5 Reasons Addicts Lie About Drug Use
Toronto is a city that doesn’t make it into the news often, but the major Canadian city gained considerable notoriety over the past few months when reports broke that mayor Rob Ford had been caught using drugs. As scandalous at that news may have been on its own, the situation was made far worse by the fact that Ford initially denied the allegations and attempted to get away by making up a false story. He didn’t get away with it, and recently had to come out and make an admission. Why did he lie? Is confession doesn’t really give us much of an insight into what was going on in his mind: “I didn’t want to tell the truth. That’s the only answer I can give. I’m as straightforward as can be. I’m not a drug addict. I don’t use drugs. Have I in the past? Yes.” So he didn’t want to tell the truth, but why would an addict like Rob Ford, or anyone else for that matter, feel motivated to lie about their drug use.Wanting to Save Face
In Ford’s case, and in the case of most other addicts, it would be reasonable to assume that a large part of the motivation to lie comes from a desire to save face. Once others find out about drug use, they tend to make other judgments about you, so one might try to cover it up to prevent them from changing their mind about one’s character, to preserve a reputation and avoid legal problems.
For an Excuse
Drug use drives people to do desperate things to get the money for the next fix or to support a habit. Once these things are done, it’s necessary to come up with a reason and explanation for one’s actions, and this often requires telling lies that will keep others from suspecting that drugs are behind your actions.
To Hide the Duration of the Problem
Even after you’ve discovered that your family member or friend is an addict, he or she may still lie about how long the situation has been going on. Don’t blindly accept the first answer you receive, since further questioning or investigation may reveal that the addict has been using for a considerable period of time.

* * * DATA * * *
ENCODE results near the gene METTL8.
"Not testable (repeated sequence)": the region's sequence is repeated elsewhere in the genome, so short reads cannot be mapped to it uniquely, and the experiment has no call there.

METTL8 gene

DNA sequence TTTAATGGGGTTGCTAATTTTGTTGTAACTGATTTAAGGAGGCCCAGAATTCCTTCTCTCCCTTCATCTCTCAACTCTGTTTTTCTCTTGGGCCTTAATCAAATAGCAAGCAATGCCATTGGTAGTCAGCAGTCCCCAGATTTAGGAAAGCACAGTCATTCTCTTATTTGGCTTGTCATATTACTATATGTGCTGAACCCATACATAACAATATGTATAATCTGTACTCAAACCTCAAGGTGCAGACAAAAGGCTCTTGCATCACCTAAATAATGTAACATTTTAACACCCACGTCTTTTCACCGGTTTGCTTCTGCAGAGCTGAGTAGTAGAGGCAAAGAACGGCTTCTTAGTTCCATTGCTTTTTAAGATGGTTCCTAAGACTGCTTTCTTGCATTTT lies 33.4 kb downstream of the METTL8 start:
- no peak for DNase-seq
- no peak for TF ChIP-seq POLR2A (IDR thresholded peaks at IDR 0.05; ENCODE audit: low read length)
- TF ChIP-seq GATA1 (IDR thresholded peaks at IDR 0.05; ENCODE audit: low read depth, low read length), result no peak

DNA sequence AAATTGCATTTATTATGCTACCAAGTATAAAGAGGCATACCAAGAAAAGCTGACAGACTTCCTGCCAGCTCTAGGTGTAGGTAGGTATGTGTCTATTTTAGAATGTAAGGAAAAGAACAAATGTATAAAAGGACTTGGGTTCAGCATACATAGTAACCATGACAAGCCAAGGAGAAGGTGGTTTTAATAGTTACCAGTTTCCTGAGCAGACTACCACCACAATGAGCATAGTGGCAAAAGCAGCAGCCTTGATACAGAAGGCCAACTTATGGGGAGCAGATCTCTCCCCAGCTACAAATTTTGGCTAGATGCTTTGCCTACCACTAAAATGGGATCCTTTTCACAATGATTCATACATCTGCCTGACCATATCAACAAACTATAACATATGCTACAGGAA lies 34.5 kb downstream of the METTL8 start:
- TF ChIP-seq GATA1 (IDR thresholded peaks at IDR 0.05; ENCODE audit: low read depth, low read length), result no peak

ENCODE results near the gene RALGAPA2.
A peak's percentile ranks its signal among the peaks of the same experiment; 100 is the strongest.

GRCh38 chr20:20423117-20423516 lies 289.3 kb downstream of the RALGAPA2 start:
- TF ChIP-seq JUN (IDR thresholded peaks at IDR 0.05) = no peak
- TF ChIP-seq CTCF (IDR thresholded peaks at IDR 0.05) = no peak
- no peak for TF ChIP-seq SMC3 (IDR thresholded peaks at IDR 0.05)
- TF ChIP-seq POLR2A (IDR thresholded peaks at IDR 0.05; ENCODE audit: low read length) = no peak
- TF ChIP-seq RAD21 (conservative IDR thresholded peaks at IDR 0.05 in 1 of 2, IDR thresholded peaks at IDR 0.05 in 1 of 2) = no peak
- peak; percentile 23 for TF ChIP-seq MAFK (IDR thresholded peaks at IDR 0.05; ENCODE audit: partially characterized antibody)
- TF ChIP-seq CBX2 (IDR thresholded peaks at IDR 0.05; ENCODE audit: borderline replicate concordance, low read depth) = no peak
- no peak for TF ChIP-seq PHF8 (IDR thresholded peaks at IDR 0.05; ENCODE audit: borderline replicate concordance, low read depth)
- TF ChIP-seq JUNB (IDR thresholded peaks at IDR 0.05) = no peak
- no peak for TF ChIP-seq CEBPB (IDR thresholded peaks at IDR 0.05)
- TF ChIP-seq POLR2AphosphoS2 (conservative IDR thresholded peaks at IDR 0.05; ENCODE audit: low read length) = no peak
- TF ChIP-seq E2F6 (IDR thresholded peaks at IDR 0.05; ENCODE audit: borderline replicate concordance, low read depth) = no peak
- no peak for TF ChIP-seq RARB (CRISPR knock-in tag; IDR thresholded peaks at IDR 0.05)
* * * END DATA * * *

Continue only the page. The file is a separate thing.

To Blame Others
A classic lie of a drug addict is the lie that blames the problem on other people, whether a family member or a friend. You may find yourself targeted with accusations to the effect that you’re to blame for your loved one’s drug use, when in reality you have little or nothing at all to do with the problem. Lying is the addict’s way of shifting the blame and avoiding having to confront the actual cause of the problem.
Because They Are Addicted
The simplest answer to the question of “Why do addicts lie?” is that they are addicts. One of the common definitions of addiction is that it is a condition in which a person continues to feel compelled to use drugs despite the fact that the drugs are ruining his or her life. Simply put, a person who is addicted has an enormously difficult time doing anything but using more drugs. Understanding this makes it easier to help an addicted loved one, since you can recognize that deep down your loved one almost certainly does want to get sober, and the opposition you receive is most likely nothing more than the addiction talking. Be persistent and don’t give up on your determination to help — it may be the last lifeline available to your loved one.